Neil Young's newly recorded protest album "Living With War," including a song calling for the impeachment of President Bush, will be posted for free Internet streaming next week. Starting April 28, fa
Neil Young's newly recorded protest album "Living With War," including a song calling for the impeachment of President Bush, will be posted for free Internet streaming next week. Starting April 28, fans can log onto Young's Web site  and listen to the 10-track set, according to Reprise spokesperson Bill Bentley.
The album will first become commercially available as a digital download beginning May 2, "and we plan to get it into retail stores as soon after that as we can get them manufactured," Bentley said.
He said the label anticipates getting the album into retail outlets between May 5 and May 15. "Neil wants this album out there as soon as possible," Bentley added.
The Canadian-born Young, 60, who has tackled social and political themes through four decades as a singer/songwriter, wrote and recorded his latest studio offering over a two-week period this month, backed by a 100-member choir, according to his longtime manager, Elliot Roberts.
Much of the album conveys a sense of outrage, vowing repeatedly in the title track "to never kill again," mocking Bush's conduct of the Iraq war in "Shock and Awe" and calling for his removal from office in a provocative song titled "Let's Impeach the President."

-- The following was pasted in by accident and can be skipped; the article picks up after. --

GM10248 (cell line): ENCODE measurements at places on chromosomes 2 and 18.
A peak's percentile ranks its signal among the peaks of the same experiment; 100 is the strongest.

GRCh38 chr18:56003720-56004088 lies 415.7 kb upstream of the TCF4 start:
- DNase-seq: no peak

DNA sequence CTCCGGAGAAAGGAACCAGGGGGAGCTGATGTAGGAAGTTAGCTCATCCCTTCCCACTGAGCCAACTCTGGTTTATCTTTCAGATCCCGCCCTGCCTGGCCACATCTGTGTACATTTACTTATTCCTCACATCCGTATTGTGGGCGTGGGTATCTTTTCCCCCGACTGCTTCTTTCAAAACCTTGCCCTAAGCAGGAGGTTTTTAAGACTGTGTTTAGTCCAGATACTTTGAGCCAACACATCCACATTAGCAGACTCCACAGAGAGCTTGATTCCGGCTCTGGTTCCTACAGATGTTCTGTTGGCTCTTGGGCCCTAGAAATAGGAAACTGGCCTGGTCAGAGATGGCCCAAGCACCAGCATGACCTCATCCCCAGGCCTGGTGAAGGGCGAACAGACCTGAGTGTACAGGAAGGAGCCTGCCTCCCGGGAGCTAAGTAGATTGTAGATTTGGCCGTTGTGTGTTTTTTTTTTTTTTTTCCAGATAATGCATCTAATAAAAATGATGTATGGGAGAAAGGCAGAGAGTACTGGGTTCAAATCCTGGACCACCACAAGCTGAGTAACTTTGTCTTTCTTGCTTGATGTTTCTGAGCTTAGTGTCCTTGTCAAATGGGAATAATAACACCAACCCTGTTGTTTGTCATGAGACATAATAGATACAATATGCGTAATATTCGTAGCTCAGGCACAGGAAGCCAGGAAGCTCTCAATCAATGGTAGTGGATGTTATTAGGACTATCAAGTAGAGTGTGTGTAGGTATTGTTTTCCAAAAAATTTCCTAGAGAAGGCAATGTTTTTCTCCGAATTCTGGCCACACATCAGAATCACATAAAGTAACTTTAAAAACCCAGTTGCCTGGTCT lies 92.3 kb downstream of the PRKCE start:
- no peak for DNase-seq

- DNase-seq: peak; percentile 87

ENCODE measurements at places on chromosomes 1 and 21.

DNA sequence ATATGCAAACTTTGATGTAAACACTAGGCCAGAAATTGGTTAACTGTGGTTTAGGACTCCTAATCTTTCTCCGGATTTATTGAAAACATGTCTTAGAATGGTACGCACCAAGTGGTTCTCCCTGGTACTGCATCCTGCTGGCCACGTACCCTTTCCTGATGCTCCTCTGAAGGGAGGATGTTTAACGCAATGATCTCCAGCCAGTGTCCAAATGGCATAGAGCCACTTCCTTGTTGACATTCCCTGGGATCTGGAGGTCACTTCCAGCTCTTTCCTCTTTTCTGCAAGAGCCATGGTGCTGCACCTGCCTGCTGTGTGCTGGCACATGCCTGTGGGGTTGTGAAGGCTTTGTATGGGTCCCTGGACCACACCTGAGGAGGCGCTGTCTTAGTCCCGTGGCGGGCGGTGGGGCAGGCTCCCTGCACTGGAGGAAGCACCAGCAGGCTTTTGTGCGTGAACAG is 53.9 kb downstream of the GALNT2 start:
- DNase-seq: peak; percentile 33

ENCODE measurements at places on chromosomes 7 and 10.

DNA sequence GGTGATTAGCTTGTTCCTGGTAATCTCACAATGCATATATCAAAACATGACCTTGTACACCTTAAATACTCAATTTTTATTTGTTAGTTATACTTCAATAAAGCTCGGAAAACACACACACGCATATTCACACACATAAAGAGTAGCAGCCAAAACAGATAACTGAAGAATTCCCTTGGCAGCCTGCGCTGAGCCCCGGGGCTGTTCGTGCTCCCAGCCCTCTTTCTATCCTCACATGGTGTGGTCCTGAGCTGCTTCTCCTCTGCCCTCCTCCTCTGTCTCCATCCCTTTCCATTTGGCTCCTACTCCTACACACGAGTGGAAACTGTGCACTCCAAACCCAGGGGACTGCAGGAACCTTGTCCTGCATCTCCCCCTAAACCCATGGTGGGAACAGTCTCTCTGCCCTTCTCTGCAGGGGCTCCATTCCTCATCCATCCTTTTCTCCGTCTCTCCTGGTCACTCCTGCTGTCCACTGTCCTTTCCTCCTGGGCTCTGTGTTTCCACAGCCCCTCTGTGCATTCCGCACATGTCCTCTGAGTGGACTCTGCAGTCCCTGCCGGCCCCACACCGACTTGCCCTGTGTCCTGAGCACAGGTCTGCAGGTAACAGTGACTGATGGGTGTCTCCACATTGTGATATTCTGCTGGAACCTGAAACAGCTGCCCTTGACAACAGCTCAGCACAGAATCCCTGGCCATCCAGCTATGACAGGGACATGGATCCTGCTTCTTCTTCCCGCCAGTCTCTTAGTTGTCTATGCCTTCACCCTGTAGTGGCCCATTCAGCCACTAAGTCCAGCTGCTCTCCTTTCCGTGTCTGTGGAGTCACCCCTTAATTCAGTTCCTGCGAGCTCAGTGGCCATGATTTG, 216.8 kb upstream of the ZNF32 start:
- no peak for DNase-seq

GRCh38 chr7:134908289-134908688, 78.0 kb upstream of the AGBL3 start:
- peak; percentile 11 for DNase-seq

The album also strikes a chord of empathy with soldiers separated from their families, and features lyrics ridiculing America's consumer culture, political corruption and religious fundamentalism.
Juxtaposed to "Let's Impeach the President" is one of the album's more hopeful selections, "Lookin' for a Leader," with such lyrics as: "Someone walks among us ... and I hope he hears the call. And maybe it's a woman, or a black man after all." The album closes with an a cappella version of "America the Beautiful."
"You're always going to rub someone the wrong way when you sing, 'Let's impeach the president,'" Young told the Los Angeles Times. "But that's what this country's all about -- being able to express your views."
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